Twist your back into Mermaid pose
"The Mermaid pose twists up the spine to release white blood cells, encouraging lymphatic circulation and massaging the internal organs. It also boosts immunity. You always feel good when you've done a twist and you release out of it. Do this on both sides."
Make your legs look like a butterfly!
"When you open your hips and have mobile hips, that flexibility is great for supporting all your big muscles. Put the soles of your feet together and knees out to the side."
And relax your body
Take a minute to lie down and let your body be heavy, and sink into the floor. Close your eyes and breathe deeply and slowly. Let your mind clear and become calm."
Three mindfulness exercises for children:
The Mind Jar
"Fill up a jar with hot water and put in a couple of tablespoons of glitter glue (children need an adult to help with this bit). Give it a shake and all the glitter starts swirling around. Then as you let it sit still, all the glitter gently goes to the bottom like a snow globe.
"In that moment it's nice to imagine that all of those sparkles are like your thoughts and your feelings, and as you sit still, they settle."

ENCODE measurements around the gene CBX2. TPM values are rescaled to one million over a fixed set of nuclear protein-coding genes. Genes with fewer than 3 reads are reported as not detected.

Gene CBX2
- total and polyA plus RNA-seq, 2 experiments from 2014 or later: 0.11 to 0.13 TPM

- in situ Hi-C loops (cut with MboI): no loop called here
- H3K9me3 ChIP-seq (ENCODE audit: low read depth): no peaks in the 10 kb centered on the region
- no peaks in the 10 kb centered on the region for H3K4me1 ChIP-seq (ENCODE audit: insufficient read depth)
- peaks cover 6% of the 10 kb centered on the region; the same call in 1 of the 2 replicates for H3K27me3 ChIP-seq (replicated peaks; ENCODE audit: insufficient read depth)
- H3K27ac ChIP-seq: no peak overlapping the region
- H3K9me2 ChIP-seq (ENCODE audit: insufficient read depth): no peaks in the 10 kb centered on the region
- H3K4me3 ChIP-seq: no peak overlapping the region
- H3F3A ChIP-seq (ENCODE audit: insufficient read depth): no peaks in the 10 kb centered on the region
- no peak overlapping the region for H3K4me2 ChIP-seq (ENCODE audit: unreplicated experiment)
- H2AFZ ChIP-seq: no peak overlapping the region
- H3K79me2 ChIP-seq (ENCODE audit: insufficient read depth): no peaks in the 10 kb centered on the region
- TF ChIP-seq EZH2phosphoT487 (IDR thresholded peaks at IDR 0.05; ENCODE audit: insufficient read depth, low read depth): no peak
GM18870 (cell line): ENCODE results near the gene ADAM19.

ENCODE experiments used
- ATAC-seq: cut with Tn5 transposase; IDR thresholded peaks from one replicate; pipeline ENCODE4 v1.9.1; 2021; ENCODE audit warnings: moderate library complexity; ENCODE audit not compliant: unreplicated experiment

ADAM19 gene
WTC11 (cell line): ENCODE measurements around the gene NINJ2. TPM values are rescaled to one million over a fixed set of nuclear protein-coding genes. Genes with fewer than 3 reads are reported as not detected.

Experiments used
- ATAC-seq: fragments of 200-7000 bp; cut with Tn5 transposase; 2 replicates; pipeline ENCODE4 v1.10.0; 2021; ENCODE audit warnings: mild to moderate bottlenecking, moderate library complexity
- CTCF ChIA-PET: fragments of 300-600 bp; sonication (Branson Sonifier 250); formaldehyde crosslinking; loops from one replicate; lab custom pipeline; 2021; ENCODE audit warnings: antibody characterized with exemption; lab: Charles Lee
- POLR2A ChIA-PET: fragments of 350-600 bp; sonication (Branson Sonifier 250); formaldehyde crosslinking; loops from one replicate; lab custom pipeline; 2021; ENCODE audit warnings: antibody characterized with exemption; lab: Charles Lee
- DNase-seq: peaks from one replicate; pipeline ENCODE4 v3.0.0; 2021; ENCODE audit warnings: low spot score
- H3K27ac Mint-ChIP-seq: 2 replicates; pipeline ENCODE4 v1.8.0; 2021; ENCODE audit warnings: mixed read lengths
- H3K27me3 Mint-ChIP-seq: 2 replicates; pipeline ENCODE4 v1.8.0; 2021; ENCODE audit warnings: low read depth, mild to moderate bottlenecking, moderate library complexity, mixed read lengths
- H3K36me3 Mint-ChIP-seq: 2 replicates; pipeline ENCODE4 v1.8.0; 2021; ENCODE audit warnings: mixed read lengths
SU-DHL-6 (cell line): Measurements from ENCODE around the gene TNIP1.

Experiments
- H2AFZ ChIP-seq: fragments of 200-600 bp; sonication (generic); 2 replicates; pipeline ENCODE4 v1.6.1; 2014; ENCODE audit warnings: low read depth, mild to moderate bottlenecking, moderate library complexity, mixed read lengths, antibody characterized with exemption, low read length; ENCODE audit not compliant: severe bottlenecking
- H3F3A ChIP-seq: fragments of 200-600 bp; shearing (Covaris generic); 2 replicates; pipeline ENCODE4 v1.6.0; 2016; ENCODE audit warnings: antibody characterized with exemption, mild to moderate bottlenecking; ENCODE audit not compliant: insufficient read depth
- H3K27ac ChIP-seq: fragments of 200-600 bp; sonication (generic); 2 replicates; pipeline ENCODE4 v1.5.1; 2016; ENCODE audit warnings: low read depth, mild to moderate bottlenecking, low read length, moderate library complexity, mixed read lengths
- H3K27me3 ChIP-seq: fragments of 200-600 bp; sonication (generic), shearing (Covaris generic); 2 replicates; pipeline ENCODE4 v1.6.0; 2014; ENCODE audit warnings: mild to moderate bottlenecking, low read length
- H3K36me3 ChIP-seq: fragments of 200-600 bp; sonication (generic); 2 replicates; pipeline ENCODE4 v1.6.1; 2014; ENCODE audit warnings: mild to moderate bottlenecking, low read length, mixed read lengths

"It's a way for kids to see visually, what happens to their brain if they sit calmly and still and breathe. If they ever feel themselves getting a bit frustrated or angry, they can sit down and breathe with the jar as they're calming down. It's a way of separating it from yourself as well."
The Teddy Breath
"Get a teddy and lie on your back with your teddy on your belly, not too high up. Get into slow breather and after a while, you'll see your breath has gone down to your tummy - your teddy will start lifting and lowering as you breathe in and breathe out.
"It's lovely looking down, seeing your teddy and feeling like you're lulling it to sleep, almost. It's nice to do that before bed."
Try this mindfulness exercise from Cosmic Kids
The Spaghetti Test
"This is a sweet one – you get children to see their limbs like cooked spaghetti and they need to lift a limb and wiggle it around to see how floppy it is.
"If it's all stiff, they're not cooked enough so they need to relax their limbs more. It's good for them to test out the floppiness."